There has already been intense drama surrounding the STS-134 mission because it is being commanded by Mark Kelly. Kelly is the husband of U.S. Congresswoman Gabrielle Giffords of Arizona who was critically wounded by gunshots to her head at point blank range during an assassination attempt while attending a meet and greet with her constituents on Jan. 8, 2011. Six people – including a nine year old girl and a federal judge – were killed and a dozen more were wounded that awful day.
The Presidents appearance at the STS-134 launch will almost certainly lead to skyrocketing interest, but has not yet been officially announced by NASA and the White House. The event is not yet listed on the presidents official schedule.
However, a tweet by the staff of Congresswoman Giffords on her official website states Obama will attend; “We are very happy that Pres. Obama is coming to Mark’s launch! This historic mission will be #Endeavours final flight.”
NASA spokesman Allard Beutel told me today, “I cannot confirm whether the president will be coming to launch next week. If he’s coming, which I can’t confirm, we are a White House agency.”
“We always welcome a visit from the President,” Beutel said.
Security is always tight at KSC during a shuttle launch. A visit by President Obama will certainly lead to even tighter security controls and even more massive traffic jams.
Giant crowds were already expected for this historic final spaceflight of Space Shuttle Endeavour, NASA’s youngest Orbiter, on her 25th mission to space.
Endeavour is carrying the $2 Billion Alpha Magnetic Spectrometer (AMS) ) on a 14-day flight to the International Space Station, a premier science instrument that will collect cosmic rays, search for dark energy, dark matter and anti matter and seeks to determine the origin of the Universe. See my photo below of the AMS from inside the Space Station Processing Facility (SSPF) at KSC with the principal investigator, Nobel Prize winner Prof. Sam Ting of MIT.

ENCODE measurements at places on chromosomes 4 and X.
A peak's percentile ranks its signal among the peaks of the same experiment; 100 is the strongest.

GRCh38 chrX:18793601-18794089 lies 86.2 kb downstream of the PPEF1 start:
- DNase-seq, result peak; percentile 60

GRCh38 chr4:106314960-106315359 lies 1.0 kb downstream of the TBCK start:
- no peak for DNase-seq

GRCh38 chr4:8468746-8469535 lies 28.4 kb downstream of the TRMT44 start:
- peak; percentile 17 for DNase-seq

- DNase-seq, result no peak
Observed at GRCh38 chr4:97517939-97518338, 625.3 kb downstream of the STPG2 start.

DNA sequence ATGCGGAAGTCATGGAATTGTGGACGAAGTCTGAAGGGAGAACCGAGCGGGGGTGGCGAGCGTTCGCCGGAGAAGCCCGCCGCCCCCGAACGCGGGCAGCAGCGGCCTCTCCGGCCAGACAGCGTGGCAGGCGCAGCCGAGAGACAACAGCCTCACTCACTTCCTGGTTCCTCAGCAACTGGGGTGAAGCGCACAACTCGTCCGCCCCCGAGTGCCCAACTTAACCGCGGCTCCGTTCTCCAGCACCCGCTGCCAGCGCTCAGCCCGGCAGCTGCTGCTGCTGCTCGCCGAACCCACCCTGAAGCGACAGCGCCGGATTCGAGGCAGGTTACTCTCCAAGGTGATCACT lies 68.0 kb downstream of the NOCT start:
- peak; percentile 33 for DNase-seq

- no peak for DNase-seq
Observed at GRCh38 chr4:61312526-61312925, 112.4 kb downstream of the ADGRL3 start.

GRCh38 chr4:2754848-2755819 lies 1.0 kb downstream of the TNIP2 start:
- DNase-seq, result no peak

President Obama last visited KSC on April 15, 2010 and gave a major policy speech outlining his radical new human spaceflight goals for NASA. Obama decided to cancel NASA’s Project Constellation ‘Return to the Moon’ Program and the Ares 1 and Ares 5 rockets. He directed NASA to plan a mission for astronauts to visit an Asteroid by 2025 and one of the moons of Mars in the 2030’s. Obama also decided to revive the Orion crew module built by Lockheed Martin, which is now envisaged for missions beyond low earth orbit (LEO), and invest in development of new commercial space taxis such as the Dragon spacecraft by SpaceX for transporting astronaut crews to the ISS.
Spokesman Beutel said that during the April 2010 visit, “The President met with space workers.” He could not comment on details of the president’s plans for the STS-134 visit and said information would have to come from the White House.
The last time a sitting president watched a live human space launch was in 1998 when then President Bill Clinton attended the blastoff of the return to space of Astronaut and Senator John Glenn. Glenn was the first American to orbit the Earth back in 1962. Glenn’s first flight took place a little over a year after the historic first human spaceflight by Soviet Cosmonaut Yuri Gagarin on April 12, 1961- which occurred exactly 50 years ago last week.
Congresswoman Giffords is recovering from her wounds and Shuttle Commander Kelly has said that she would like to attend the STS-134 launch. But no official announcement about her attendance has been made by NASA and depends on many factors including decisions by the doctors treating her in a Houston area hospital.